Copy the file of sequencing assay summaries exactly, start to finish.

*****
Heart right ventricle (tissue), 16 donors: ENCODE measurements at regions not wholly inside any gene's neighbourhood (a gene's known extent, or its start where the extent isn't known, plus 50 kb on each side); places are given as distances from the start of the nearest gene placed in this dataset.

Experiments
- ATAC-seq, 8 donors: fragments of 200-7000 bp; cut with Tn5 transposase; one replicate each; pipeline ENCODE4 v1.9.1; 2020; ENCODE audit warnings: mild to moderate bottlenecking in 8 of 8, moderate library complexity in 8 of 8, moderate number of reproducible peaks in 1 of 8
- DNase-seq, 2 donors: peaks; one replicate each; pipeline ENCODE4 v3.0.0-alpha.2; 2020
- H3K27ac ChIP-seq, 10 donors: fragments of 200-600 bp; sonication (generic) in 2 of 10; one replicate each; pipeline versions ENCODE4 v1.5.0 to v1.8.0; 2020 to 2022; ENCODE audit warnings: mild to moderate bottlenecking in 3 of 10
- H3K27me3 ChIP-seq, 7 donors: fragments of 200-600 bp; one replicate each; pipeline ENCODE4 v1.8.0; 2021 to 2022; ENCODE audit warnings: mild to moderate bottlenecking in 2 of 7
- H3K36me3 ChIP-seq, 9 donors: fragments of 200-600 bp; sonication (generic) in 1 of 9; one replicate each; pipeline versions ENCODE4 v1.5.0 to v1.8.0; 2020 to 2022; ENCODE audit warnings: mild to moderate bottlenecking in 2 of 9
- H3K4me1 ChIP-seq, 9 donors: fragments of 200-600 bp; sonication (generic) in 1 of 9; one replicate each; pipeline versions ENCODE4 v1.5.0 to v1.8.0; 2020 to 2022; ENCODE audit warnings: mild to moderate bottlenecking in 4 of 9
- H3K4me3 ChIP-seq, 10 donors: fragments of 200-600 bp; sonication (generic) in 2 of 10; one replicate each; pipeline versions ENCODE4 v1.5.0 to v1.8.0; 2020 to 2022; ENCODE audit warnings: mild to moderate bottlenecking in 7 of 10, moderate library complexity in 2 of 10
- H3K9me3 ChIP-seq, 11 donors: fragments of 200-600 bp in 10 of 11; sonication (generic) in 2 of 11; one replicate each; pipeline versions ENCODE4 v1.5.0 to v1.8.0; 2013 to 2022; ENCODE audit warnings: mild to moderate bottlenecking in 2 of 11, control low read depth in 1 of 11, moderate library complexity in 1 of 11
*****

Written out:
Heart right ventricle (tissue), 16 donors: ENCODE measurements at regions not wholly inside any gene's neighbourhood (a gene's known extent, or its start where the extent isn't known, plus 50 kb on each side); places are given as distances from the start of the nearest gene placed in this dataset.

Experiments
- ATAC-seq, 8 donors: fragments of 200-7000 bp; cut with Tn5 transposase; one replicate each; pipeline ENCODE4 v1.9.1; 2020; ENCODE audit warnings: mild to moderate bottlenecking in 8 of 8, moderate library complexity in 8 of 8, moderate number of reproducible peaks in 1 of 8
- DNase-seq, 2 donors: peaks; one replicate each; pipeline ENCODE4 v3.0.0-alpha.2; 2020
- H3K27ac ChIP-seq, 10 donors: fragments of 200-600 bp; sonication (generic) in 2 of 10; one replicate each; pipeline versions ENCODE4 v1.5.0 to v1.8.0; 2020 to 2022; ENCODE audit warnings: mild to moderate bottlenecking in 3 of 10
- H3K27me3 ChIP-seq, 7 donors: fragments of 200-600 bp; one replicate each; pipeline ENCODE4 v1.8.0; 2021 to 2022; ENCODE audit warnings: mild to moderate bottlenecking in 2 of 7
- H3K36me3 ChIP-seq, 9 donors: fragments of 200-600 bp; sonication (generic) in 1 of 9; one replicate each; pipeline versions ENCODE4 v1.5.0 to v1.8.0; 2020 to 2022; ENCODE audit warnings: mild to moderate bottlenecking in 2 of 9
- H3K4me1 ChIP-seq, 9 donors: fragments of 200-600 bp; sonication (generic) in 1 of 9; one replicate each; pipeline versions ENCODE4 v1.5.0 to v1.8.0; 2020 to 2022; ENCODE audit warnings: mild to moderate bottlenecking in 4 of 9
- H3K4me3 ChIP-seq, 10 donors: fragments of 200-600 bp; sonication (generic) in 2 of 10; one replicate each; pipeline versions ENCODE4 v1.5.0 to v1.8.0; 2020 to 2022; ENCODE audit warnings: mild to moderate bottlenecking in 7 of 10, moderate library complexity in 2 of 10
- H3K9me3 ChIP-seq, 11 donors: fragments of 200-600 bp in 10 of 11; sonication (generic) in 2 of 11; one replicate each; pipeline versions ENCODE4 v1.5.0 to v1.8.0; 2013 to 2022; ENCODE audit warnings: mild to moderate bottlenecking in 2 of 11, control low read depth in 1 of 11, moderate library complexity in 1 of 11